California, cont.: heading south on Route 1

In the 19th century, Fort Ross was run by Russians…some material remnants of their church

By Caitlin Kelly

My next stop south after Santa Rosa was the small town of Monterey, which I liked a lot…very easy to get around and I soon found the gorgeous main post office with its tiled WPA murals and a very good French patisserie next door! I mailed home some stuff I’m not using or wearing. I loved my pretty, large hotel room and the hotel restaurant (Casa Munras) served excellent tapas.

I really liked Monterey’s legendary Aquarium! Simply stunning, although not cheap — $50 admission and wayyyyyy too many children, infants and strollers. I immediately threw on a mask as the crowds were noisy and intense.

But what wonderful sights! The place is very large, with two floors, and everything from a HUGE octopus to jellyfish to sea turtles to sea otters, puffins and penguins. I loved that we could watch their three sea otters then stand on the balcony and use their powerful telescopes to watch them in the wild, floating nearby in kelp beds.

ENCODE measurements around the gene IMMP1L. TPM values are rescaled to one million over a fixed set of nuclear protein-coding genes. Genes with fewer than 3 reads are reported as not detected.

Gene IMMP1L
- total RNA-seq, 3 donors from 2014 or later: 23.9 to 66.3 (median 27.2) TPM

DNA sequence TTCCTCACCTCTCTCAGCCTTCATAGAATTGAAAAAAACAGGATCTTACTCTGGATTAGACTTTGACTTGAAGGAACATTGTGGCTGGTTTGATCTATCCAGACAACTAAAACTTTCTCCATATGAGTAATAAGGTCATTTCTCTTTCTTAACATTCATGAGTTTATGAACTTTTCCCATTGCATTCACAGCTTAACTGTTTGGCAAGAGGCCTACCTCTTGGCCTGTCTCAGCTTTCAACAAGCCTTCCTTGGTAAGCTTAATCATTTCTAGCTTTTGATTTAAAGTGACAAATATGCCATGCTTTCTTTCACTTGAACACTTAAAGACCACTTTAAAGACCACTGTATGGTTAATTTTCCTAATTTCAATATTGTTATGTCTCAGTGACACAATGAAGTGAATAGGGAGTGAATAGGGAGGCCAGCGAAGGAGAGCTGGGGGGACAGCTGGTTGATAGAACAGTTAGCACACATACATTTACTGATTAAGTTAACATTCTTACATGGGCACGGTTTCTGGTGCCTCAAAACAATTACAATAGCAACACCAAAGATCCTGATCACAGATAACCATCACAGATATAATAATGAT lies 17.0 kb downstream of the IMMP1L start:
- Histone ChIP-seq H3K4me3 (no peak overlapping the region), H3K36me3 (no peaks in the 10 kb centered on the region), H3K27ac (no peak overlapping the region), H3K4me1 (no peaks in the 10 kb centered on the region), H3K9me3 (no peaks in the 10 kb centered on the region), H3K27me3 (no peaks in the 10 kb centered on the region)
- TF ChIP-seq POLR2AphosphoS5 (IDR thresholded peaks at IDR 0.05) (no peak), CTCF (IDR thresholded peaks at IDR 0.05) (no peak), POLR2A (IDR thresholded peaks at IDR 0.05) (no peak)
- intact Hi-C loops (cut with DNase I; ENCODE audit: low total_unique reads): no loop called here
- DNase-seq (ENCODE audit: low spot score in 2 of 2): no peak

I also heard some distinctive bellowing — sea lions! It’s such a thrill to see these creatures in the wild…at the harbor.

I spent a few hours in Carmel, an extremely elegant small town with amazing shopping and the prettiest residential streets, many shaded by old-growth trees; a 10 minute drive from Monterey.

I loved this tiny room! So pretty, even though very very small, at Deetjen’s.

The Santa Lucia Mountains of Big Sur, late afternoon.

I then drove south on Route 1 — extremely twisty hairpin roads on very steep hills! — to Big Sur and Deetjen’s, a small hotel/inn created decades ago by a Norwegian man who made everything there out of wood. I absolutely loved it and my minuscule room, maybe 40 square feet?, called Petite Cuisine…as in, yes, it was a former kitchen so half the room was an old sink. But the room had plenty of charm, with three floral paintings, soft curtains, a quiet and efficient fan and the prettiest duvet. I shared 2 tiny bathrooms in that second-floor section with four other rooms.

It was all worth it and was (at midweek prices) the least expensive room ($100/night) of this entire trip. I loved everything about Big Sur and have only seen such astonishing beauty in 3 other places: Corsica, Ireland and Thailand.

The Santa Lucia Mountains slope very steeply there to the turquoise Pacific, crashing against jagged rocks beneath wind-twisted cypress trees. There are dozens of roadside mailboxes…residents living very high above the road or very low below it. Lucky them!

Here are some of the many hikes and beaches locally…I visited two of them and hope to do others on a return visit.